While other brokerage firms have tried – but so far failed – to get securitization projects off the ground, the Beijing-based China International Capital Corp. has jumped ahead of the pack with a fixed-income product based on a telecommunication company’s future income from the leasing of mobile CDMA technology.
These asset-backed securities, which started trading on the Shanghai Stock Exchange in September, are the first such offering by a company in mainland China.
China International Capital even beat out two major banks also vying to have the first true securitization projects in China.
The telecommunications company is the Liantong Xinshikong unit of state-owned China United Telecommunications, or China Unicom. The issue raised RMB3.2 billion ($395.5 million), according to the underwriter.
Unicom was able to get money at a lower cost than available via a bank loan, said China International Capital Managing Director Alex Zhao. The government-mandated interest rate is 5.02% from a commercial bank, but Unicom will pay only 2.80% and 2.55% for its one-year and six-month asset-backed securities, Zhao told the Shenzhen Daily, an official government newspaper. The Unicom securities were bought by about 20 institutional investors, including pension funds and financial institutions.
“The structure backed by expectable cash inflow of the enterprise is worth promoting,” said Ge Yang, a research analyst at Shenzhen-based United Securities.
Last year, in order to regulate brokers in the sluggish equity market, the China Securities Regulatory Commission classified existing brokerages into four types. Brokers granted the title of “innovative broker” are those that have the best track record. China International Capital is one of only a dozen firms that falls into this category.
Part of the reason could be that China International has substantial foreign ownership – Morgan Stanley owns more than one-third of the company. Not surprisingly, it drew on its international connections to learn how to structure the Unicom deal.
“We have done in-depth study in international cases and brought superior structure with international standards in,” Zhao said in a statement.
The project can be treated as true securitization because it qualifies in several key areas. First, it has stable future cashflow; secondly, it established a special purpose vehicle in to minimize risks effectively for the investors; and, third, the security can later be sold by investors.
“In the past, all the trial securitization projects could only be called pre-securitization products without a standardized secondary market arrangement,” said Xusheng Yang, a partner at law firm King & Wood, which advised on both the China Construction Bank’s MBS project and the China Unicom project.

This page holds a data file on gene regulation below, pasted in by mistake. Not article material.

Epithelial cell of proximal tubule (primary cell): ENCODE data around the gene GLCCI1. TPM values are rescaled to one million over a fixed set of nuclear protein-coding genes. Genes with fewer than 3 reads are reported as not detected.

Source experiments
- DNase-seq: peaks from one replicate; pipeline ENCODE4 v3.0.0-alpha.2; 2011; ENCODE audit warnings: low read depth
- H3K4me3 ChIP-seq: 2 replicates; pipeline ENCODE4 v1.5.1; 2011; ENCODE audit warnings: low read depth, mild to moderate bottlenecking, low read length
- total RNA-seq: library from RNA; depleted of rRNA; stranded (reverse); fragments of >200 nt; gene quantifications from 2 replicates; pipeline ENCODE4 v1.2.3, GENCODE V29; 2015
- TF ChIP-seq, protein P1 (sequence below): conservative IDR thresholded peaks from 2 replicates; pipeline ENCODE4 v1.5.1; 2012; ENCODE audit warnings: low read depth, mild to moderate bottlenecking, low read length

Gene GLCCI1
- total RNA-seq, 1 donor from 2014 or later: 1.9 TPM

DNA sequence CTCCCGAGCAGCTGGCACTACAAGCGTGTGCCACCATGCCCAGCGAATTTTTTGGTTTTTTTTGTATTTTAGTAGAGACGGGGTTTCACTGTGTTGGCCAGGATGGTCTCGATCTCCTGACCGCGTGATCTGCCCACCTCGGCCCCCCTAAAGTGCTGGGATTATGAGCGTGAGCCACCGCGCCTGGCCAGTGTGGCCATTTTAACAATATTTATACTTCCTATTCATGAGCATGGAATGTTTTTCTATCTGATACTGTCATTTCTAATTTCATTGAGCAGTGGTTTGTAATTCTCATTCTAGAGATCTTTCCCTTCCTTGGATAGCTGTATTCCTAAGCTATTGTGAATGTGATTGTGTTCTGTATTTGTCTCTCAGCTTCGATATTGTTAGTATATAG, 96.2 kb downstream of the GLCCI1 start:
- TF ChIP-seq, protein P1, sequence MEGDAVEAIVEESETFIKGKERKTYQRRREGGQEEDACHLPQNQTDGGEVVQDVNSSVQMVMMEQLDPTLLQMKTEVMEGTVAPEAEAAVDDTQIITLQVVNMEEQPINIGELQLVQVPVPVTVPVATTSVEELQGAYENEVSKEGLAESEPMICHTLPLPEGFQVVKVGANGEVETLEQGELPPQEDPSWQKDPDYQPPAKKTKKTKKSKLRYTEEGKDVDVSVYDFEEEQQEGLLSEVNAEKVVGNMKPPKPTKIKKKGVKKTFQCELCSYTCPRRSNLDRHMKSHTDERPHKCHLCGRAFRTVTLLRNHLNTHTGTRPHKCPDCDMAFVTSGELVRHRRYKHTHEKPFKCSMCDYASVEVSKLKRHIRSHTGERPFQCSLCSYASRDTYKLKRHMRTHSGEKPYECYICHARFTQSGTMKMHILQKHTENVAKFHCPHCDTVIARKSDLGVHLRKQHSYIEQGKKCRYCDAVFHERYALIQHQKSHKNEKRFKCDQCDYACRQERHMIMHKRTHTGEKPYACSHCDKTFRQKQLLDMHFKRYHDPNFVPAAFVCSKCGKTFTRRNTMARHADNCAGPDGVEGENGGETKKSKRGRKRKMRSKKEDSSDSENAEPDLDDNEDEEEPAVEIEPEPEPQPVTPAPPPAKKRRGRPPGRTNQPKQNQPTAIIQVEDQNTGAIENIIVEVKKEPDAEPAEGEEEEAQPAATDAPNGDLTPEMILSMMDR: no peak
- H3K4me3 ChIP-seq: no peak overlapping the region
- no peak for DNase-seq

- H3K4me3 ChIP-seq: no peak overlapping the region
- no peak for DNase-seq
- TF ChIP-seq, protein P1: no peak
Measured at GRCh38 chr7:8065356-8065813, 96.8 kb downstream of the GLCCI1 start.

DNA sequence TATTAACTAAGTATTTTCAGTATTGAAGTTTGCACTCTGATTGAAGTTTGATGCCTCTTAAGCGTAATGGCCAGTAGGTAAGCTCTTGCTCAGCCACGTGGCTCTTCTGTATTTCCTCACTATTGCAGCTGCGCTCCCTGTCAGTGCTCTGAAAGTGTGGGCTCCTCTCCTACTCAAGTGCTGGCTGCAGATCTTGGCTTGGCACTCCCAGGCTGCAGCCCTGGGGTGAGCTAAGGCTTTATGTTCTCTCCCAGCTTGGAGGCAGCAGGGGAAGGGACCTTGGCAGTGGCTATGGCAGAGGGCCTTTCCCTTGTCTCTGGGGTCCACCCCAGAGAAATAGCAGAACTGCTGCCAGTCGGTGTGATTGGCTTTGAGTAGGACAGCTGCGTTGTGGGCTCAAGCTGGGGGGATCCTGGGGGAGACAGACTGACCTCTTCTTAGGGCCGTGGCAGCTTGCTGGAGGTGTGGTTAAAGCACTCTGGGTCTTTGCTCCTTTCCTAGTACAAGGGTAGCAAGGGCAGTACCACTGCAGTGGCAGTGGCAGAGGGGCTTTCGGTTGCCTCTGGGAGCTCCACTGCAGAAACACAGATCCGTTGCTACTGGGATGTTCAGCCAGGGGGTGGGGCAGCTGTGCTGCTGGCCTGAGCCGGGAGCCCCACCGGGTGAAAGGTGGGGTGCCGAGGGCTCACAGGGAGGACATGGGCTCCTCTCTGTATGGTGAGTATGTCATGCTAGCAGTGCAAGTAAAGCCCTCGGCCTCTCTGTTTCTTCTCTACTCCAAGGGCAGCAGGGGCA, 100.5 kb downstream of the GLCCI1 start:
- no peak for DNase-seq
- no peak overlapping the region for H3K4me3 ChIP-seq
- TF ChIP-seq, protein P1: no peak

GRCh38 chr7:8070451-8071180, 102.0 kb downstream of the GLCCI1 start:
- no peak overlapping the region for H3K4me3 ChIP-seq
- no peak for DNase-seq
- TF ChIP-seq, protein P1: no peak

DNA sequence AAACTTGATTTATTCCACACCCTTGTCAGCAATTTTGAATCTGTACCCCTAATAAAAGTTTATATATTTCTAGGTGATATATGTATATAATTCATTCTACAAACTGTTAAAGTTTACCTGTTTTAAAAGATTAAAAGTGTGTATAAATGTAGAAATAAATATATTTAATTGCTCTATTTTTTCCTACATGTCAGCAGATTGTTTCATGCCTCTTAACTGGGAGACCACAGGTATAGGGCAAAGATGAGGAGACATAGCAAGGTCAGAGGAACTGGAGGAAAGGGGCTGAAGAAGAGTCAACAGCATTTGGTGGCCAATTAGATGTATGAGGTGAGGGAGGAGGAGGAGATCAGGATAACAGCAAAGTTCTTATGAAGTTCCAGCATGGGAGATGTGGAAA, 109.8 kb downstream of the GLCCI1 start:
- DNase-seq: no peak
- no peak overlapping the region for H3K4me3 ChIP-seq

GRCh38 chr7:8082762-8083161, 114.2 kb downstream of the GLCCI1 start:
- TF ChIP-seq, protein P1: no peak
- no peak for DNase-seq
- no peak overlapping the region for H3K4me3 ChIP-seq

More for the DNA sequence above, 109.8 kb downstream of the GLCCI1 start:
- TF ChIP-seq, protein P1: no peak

In the past, all the rights to the underlying assets were privately transferred inside a trust and investment company, added Yang. “The China Unicom project is totally different,” he said.
The China Unicom securitization project isn’t China International’s first foray into the securitization marketplace. Last fall it signed an agreement with the China Cinda Asset Management Corp. on disposing of RMB20 billion in non-performing assets via securitization. This project hasn’t yet been formally approved by regulators, said a China International manager, who wished to remain anonymous.
This year, China International was appointed the main underwriter of the China Construction Bank MBS project and participated in the research, design and underwriting work. The China Construction Bank is one of the big four state-owned banks.
“In the securitization markets of developed countries, investment banks play an extremely important role,” said Dong Chen, an analyst at Beijing-based Yinhe Securities. “Although the domestic market is lagging behind a lot, we are glad to see [China International]’s effort.”
According to Chen, the potential profits from the securitization business are very large, and may help reverse the slide in earnings at brokerage firms.
“If the pilot project backed by enterprise assets goes quite well, it can be forecasted that the scale will go up dramatically in a short time,” added China International’s Zhao.
The China International securitization team had called on a large number of enterprises and potential investors. “I see huge desire for the product, from both sides,” said Zhao.
Established in 1995, China International is the first joint-venture investment bank in China. The founding shareholders included the China Construction Bank, Morgan Stanley, and the Government of Singapore Investment Corp. The company is involved in investment banking, brokerage, research, and asset management businesses.
CICC’s history with China Unicom goes all the way back to China Unicom’s global IPO, which raised $5.65 billion in 2000. It was the largest IPO in Asia (outside of Japan) at the time.
(Wendy Yu contributed to this report.)